Back to Iceland:
Several years ago on my last trip to IcelandI purchased several kinds of tanned
fish skins including lax (salmon), wolfskin and cod. In New Zealand I purchased
possum skins — all covering materials for my constructions. But as things happen,
these materials took me to a deeper place; they became more than visual textures
from a country. I researched and also found language and stories about the skins.
The fish skins still hang on a line in my studio waiting for a place in my work, serving
as a memory of Iceland and now an inspiration for making my own skins here at the
residency with art materials —fluid acrylics. A few samples are displayed below.
While making them, I started gathering Icelandic & English idioms aboutskins and
in the process found a way to learn about the Icelandic people. Language has
become a skin that captures the character, history and cultural practices of a people.
About the Fish Skins:
I purchased the fish skins at the factory inSandarkrokur that processes up to
200,000 fish skins per year. Once tanned, the skins fromsalmon, wolffish, cod
and perch become strong, durable, thin and pliable — a flexible material to
Fish skins were used in Iceland for centuries, mainly by those who couldn’t
afford lamb leather. The untanned skin was considered poorer quality because
it was brittle and disintegrated easily. People would measure distance over a
mountain by counting how many pairs of fish skin shoes you would wear walking
Modern tanning techniques take advantage of fish skin’s unique microscopic
crosshatched pattern. When tanned, it’s stronger than most skin you can get, 10
times stronger than lamb leather of the same thickness.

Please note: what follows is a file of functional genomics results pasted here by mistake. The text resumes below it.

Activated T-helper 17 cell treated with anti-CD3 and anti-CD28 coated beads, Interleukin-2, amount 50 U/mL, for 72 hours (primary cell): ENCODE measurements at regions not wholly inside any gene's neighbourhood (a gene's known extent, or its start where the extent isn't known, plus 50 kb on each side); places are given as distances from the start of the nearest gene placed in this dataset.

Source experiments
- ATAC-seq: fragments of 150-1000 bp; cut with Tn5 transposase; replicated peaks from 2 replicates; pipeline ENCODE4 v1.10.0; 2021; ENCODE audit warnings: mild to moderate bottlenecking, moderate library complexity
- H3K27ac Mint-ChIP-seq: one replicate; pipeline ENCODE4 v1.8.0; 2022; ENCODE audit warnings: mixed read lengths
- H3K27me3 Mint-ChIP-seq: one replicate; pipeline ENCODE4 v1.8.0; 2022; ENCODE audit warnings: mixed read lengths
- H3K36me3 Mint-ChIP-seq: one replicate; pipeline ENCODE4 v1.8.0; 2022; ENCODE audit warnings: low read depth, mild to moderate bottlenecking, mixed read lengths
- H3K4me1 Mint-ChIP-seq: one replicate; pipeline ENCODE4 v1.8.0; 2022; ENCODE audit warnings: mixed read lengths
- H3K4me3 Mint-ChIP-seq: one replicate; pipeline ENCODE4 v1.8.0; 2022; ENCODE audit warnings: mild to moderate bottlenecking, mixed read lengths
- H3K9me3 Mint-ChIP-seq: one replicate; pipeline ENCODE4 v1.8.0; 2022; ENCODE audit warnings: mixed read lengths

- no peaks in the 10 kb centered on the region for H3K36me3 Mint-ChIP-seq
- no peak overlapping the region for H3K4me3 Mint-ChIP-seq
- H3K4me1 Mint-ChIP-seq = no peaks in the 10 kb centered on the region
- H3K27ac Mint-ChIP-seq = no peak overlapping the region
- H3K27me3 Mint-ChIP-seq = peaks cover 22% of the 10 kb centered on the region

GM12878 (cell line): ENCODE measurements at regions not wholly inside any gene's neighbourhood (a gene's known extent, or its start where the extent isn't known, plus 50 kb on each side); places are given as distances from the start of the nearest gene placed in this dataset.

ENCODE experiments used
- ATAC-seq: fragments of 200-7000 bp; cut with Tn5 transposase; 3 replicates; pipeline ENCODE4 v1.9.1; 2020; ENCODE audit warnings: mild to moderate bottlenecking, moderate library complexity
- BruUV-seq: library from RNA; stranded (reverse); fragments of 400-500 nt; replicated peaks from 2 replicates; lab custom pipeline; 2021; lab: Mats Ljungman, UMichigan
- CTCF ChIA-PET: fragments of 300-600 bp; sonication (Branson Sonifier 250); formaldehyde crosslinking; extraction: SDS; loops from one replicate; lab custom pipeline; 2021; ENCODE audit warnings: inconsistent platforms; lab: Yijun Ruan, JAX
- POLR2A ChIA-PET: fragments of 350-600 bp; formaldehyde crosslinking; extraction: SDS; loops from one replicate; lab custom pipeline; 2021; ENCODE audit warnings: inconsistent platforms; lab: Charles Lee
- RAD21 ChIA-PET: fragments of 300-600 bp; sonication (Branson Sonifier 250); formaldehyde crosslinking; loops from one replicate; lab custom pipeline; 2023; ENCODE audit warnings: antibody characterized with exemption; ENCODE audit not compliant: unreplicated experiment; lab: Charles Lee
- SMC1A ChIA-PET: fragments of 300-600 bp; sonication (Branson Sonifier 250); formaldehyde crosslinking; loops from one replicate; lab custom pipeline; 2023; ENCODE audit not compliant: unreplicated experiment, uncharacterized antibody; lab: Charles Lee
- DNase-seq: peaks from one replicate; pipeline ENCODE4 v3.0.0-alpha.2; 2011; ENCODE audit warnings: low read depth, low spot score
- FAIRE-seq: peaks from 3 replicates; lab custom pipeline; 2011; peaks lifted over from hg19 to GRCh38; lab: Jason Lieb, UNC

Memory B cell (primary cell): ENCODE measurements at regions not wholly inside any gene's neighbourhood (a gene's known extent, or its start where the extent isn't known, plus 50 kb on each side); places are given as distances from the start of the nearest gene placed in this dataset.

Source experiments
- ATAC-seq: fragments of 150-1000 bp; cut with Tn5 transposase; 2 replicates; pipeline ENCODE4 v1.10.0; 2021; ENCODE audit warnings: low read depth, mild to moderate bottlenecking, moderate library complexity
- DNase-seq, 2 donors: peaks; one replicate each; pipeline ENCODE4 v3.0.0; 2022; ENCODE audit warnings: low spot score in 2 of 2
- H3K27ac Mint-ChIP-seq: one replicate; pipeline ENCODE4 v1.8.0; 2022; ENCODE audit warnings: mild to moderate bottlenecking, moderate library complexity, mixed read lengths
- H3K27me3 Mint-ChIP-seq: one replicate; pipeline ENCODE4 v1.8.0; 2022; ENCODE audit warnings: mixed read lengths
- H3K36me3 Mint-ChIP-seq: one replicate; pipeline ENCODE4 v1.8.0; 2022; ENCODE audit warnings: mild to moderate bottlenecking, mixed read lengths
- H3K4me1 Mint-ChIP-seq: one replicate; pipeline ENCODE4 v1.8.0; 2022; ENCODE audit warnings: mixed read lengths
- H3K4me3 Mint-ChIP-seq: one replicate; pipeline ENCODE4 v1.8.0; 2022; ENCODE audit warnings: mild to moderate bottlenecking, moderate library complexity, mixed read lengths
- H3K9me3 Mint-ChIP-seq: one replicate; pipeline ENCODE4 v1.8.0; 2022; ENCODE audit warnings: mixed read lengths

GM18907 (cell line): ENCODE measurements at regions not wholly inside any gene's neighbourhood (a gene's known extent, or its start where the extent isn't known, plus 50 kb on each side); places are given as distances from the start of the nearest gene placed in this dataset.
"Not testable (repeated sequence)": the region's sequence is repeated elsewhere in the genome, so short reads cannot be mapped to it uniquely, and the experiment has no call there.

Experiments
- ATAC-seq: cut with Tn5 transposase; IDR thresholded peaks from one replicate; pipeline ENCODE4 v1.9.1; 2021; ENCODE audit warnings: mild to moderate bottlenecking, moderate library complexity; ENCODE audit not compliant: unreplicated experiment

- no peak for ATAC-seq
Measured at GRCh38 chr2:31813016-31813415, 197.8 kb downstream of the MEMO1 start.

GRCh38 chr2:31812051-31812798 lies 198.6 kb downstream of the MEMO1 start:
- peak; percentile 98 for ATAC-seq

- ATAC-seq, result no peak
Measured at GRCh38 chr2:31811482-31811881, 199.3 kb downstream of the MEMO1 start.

Icelandic Fish/Skin Idioms: (literal translation and meaning)
pikkur á honum skrápurinn - tough skin; one can endure much
tröfaldur i rođinu - double in your skin; a shady character, two-faced
In English, we might say, "to talk out of both sides of your mouth"
which means you say one thing and mean another and implies
what you say is untruthful and contradictory.
rúginn ađ skinni - only the skin left; money or something lost
In English, we might say "only the shirt on one's back"
vera i ham - to be in a skin; energetically working with a focus
húđlafur - skin lazy; slept in bed all of the time in cow skins
skinniđ mitt - my skin; term of endearment to a child, my little darling
eigi einhamr - not of one skin, or shape
Ađ fara hamförum - to move from one shape to another, to
shape-shift, meaning to go beserk
Researching Icelandic idioms made me think of our own
expressions using skin as an image.
A few below:
by the skin of your teeth no skin in the game get the skinny
more than one way to skin a cat skinny dipping
And then there are other kinds of skins, this one from a resident here at Gullkistan.
more skins in Reykjavik: